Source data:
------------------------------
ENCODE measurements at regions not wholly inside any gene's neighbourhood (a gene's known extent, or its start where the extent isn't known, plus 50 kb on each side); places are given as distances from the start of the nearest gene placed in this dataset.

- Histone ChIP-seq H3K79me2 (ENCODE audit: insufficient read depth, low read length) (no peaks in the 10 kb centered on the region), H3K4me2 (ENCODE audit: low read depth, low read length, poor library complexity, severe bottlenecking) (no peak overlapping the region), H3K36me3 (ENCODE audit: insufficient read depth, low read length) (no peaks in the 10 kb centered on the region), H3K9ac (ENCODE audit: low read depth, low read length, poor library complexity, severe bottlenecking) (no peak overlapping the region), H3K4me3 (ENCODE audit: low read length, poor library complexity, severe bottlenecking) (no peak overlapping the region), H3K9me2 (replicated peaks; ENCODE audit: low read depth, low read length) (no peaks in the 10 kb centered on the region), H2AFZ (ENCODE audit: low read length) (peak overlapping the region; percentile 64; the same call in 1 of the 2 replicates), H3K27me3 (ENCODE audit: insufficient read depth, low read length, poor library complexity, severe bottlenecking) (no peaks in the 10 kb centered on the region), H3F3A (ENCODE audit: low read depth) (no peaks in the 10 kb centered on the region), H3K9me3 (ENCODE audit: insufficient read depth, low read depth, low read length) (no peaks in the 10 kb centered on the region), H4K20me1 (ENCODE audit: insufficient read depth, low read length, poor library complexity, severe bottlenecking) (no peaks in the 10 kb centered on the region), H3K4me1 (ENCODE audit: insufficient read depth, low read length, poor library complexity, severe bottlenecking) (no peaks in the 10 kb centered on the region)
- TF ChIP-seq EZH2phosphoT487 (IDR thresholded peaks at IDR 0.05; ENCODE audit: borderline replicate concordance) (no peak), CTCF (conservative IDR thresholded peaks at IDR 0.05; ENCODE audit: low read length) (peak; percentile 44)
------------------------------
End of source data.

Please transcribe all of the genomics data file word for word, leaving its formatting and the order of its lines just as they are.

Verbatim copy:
ENCODE measurements at regions not wholly inside any gene's neighbourhood (a gene's known extent, or its start where the extent isn't known, plus 50 kb on each side); places are given as distances from the start of the nearest gene placed in this dataset.

- Histone ChIP-seq H3K79me2 (ENCODE audit: insufficient read depth, low read length) (no peaks in the 10 kb centered on the region), H3K4me2 (ENCODE audit: low read depth, low read length, poor library complexity, severe bottlenecking) (no peak overlapping the region), H3K36me3 (ENCODE audit: insufficient read depth, low read length) (no peaks in the 10 kb centered on the region), H3K9ac (ENCODE audit: low read depth, low read length, poor library complexity, severe bottlenecking) (no peak overlapping the region), H3K4me3 (ENCODE audit: low read length, poor library complexity, severe bottlenecking) (no peak overlapping the region), H3K9me2 (replicated peaks; ENCODE audit: low read depth, low read length) (no peaks in the 10 kb centered on the region), H2AFZ (ENCODE audit: low read length) (peak overlapping the region; percentile 64; the same call in 1 of the 2 replicates), H3K27me3 (ENCODE audit: insufficient read depth, low read length, poor library complexity, severe bottlenecking) (no peaks in the 10 kb centered on the region), H3F3A (ENCODE audit: low read depth) (no peaks in the 10 kb centered on the region), H3K9me3 (ENCODE audit: insufficient read depth, low read depth, low read length) (no peaks in the 10 kb centered on the region), H4K20me1 (ENCODE audit: insufficient read depth, low read length, poor library complexity, severe bottlenecking) (no peaks in the 10 kb centered on the region), H3K4me1 (ENCODE audit: insufficient read depth, low read length, poor library complexity, severe bottlenecking) (no peaks in the 10 kb centered on the region)
- TF ChIP-seq EZH2phosphoT487 (IDR thresholded peaks at IDR 0.05; ENCODE audit: borderline replicate concordance) (no peak), CTCF (conservative IDR thresholded peaks at IDR 0.05; ENCODE audit: low read length) (peak; percentile 44)